Chris Corwin is a UX engineer at @salesforce who digs bourbon, beer, bikes, and beef. And pork. Aaand chicken. And asparagus. Food, really.


“The Treasury opened its window to help. They pumped a hundred and five billion dollars into the system and quickly realized that they could not stem the tide. We were having an electronic run on the banks. They decided to close the operation, close down the money accounts, and announce a guarantee of $250,000 per account so there wouldn’t be further panic and there. And that’s what actually happened. If they had not done that their estimation was that by two o’clock that afternoon, five-and-a-half trillion dollars would have been drawn out of the money market system of the United States, would have collapsed the entire economy of the United States, and within 24 hours the world economy would have collapsed.”
“It would have been the end of our political system and our economic systems as we know it.”

Rep. Kanjorski: $550 Billion Disappeared in “Electronic Run On the Banks”

consumerism has infected evangelical culture

for too long we’ve been presenting a brand of christianity that is about personal gain, which we generally mean to be equal to “the american way” — that is personal comfort, and happy families.

a good amount of “beware the homos and abortionists!” is thrown in by the major radio pastors, in an effort to rally the “moral majority” into a voting block, and so there’s quite a bit of political power to be gained by “being a christian” that we sell as well.

by “sell” i mean what the average person who is not a disciple of jesus and follows his teachings thinks about christianity, at least in america.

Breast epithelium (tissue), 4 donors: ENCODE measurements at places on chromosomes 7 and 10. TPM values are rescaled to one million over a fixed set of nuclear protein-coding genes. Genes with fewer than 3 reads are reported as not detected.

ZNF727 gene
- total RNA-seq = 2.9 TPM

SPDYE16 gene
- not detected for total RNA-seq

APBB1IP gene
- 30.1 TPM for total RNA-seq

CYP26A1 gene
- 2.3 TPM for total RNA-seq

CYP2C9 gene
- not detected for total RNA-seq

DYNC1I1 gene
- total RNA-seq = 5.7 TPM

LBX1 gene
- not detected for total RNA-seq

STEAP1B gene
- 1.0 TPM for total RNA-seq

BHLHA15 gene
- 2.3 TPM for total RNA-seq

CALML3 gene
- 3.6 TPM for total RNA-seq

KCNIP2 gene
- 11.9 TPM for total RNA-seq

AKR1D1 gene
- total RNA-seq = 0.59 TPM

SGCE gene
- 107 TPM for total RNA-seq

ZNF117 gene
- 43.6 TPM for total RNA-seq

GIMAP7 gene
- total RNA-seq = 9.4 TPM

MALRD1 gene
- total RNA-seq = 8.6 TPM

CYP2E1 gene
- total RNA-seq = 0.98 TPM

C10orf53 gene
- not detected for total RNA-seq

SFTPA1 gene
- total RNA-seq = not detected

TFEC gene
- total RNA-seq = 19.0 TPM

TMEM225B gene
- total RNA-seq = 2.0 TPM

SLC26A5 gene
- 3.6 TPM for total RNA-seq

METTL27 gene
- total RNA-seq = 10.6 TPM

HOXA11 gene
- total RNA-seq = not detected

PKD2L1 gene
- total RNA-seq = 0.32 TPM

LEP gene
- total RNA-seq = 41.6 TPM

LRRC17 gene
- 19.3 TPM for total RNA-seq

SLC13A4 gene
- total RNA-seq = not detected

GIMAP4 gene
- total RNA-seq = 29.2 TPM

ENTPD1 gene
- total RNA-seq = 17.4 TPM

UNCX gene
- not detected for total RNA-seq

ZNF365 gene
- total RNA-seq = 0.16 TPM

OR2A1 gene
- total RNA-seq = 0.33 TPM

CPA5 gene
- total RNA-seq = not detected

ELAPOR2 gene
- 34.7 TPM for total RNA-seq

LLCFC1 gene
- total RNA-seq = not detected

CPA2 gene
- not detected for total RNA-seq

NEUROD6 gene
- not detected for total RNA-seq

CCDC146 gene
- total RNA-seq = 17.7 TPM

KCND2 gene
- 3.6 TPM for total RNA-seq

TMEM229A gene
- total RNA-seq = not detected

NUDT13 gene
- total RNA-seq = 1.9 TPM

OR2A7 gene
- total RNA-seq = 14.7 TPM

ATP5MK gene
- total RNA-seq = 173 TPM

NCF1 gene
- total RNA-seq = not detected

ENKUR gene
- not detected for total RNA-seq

we are consumerists, not christians, as a group.

we, as individuals, are very non-confrontational with our non-christian friends (if we ever bother to get any — i know far too many christians who simply never develop deep relationships with anyone who isn’t in their small group, and then complain about their co-workers “lack of morals”).

we tend to ghettoize ourselves into our own schools, our own congregations, our own music, and parties — and so very few of us are really out there making deep, lasting relationships with non-christians that what we as individuals are selling is, “christians don’t care about you, or your crappy lives, now go to hell.”

that’s the message most people get from us.

we tend to only talk about christ when a peer cusses in front of us, and even then, are we really talking about christ, and his work on earth? or are just asking them to not offend us?

i know this becuase i talk to a lot of them, on a regular basis.

i hear the pain that has been caused by “christians”.

i regularly get told by new friends that they are amazed when they find out i’m a christian — because i’m nice.

this, friends, is sad.


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